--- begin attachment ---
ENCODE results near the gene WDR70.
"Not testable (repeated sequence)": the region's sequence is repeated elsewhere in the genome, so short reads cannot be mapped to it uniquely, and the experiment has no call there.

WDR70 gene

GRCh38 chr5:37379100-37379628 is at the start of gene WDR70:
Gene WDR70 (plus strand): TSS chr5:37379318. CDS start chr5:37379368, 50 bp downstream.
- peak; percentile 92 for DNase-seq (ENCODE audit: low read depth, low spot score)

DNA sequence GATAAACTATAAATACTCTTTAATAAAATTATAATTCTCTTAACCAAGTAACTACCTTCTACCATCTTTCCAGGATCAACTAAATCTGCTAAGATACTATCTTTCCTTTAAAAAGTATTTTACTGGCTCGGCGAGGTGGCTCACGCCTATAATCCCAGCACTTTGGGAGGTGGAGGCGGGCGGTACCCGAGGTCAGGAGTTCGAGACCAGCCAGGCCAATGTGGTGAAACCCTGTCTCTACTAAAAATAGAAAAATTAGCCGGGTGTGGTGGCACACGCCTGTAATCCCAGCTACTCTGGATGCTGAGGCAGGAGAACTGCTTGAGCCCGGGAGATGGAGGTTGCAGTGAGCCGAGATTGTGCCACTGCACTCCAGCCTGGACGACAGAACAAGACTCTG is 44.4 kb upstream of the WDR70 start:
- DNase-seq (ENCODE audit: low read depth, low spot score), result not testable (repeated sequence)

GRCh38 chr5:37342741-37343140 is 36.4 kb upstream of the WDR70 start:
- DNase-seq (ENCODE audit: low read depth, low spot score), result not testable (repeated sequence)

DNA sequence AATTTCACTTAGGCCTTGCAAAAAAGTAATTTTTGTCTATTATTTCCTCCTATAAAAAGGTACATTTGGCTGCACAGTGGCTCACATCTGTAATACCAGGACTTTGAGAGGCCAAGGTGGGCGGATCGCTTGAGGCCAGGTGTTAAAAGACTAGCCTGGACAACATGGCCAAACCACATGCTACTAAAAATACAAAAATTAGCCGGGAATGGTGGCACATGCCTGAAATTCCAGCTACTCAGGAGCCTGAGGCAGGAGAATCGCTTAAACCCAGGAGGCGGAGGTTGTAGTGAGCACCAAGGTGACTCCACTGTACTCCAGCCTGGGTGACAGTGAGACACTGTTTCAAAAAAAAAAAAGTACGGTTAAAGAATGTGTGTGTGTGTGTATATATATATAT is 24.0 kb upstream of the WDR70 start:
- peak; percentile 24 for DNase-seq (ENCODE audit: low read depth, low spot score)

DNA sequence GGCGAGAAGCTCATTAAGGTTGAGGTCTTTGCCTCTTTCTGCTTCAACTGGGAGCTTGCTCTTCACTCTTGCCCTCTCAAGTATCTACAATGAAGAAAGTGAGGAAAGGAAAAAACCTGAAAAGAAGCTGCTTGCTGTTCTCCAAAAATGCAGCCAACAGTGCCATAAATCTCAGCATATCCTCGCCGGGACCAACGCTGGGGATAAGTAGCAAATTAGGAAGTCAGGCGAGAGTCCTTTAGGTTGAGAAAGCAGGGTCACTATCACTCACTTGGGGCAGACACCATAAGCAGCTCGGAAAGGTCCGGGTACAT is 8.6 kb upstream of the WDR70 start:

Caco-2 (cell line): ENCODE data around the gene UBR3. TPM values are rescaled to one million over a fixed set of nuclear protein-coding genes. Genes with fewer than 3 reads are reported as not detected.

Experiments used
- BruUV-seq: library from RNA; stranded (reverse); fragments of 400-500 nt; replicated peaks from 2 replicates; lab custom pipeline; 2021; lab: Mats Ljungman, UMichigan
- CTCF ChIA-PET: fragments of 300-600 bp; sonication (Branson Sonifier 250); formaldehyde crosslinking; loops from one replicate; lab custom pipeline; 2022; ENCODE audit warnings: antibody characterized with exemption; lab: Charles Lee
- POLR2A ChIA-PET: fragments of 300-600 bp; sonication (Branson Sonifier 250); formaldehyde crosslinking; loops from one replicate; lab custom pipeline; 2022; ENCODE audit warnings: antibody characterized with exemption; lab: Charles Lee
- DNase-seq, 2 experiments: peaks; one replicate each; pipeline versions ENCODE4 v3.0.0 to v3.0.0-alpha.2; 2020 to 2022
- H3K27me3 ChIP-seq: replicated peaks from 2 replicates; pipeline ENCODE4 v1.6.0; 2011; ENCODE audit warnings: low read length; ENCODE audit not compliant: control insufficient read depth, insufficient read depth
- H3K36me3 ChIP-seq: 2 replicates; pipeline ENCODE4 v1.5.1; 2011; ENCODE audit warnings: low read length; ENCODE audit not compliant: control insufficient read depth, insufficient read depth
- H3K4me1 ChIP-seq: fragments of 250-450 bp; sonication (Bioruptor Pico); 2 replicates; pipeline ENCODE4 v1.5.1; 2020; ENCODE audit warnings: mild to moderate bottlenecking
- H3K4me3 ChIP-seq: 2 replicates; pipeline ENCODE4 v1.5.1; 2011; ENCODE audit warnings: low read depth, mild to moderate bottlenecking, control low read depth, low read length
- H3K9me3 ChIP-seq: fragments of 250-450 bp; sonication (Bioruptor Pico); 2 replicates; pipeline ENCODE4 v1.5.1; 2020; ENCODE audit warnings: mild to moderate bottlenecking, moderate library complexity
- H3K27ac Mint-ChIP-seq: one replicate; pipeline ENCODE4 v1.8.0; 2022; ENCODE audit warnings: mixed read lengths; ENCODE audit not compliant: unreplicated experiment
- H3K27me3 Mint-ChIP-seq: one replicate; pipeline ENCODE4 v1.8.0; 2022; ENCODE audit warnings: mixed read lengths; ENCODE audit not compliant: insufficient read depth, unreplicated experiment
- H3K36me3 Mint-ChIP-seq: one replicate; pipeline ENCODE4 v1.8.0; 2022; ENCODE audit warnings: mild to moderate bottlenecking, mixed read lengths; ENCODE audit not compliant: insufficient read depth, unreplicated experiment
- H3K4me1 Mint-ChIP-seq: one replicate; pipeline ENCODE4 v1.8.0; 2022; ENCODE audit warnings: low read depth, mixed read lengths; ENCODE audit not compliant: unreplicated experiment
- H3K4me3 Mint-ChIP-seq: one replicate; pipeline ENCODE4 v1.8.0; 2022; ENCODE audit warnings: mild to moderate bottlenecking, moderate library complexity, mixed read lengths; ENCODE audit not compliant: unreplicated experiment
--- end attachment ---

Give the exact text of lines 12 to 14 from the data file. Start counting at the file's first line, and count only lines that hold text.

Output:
- peak; percentile 24 for DNase-seq (ENCODE audit: low read depth, low spot score)

DNA sequence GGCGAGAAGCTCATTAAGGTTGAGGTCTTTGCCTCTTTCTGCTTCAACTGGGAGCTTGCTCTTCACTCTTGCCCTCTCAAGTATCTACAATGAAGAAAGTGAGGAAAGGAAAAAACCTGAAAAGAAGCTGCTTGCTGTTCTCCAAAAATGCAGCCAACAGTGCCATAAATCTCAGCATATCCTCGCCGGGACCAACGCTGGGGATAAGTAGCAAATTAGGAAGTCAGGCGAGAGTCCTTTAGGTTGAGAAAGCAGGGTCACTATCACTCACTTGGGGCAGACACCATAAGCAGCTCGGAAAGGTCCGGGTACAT is 8.6 kb upstream of the WDR70 start:

Caco-2 (cell line): ENCODE data around the gene UBR3. TPM values are rescaled to one million over a fixed set of nuclear protein-coding genes. Genes with fewer than 3 reads are reported as not detected.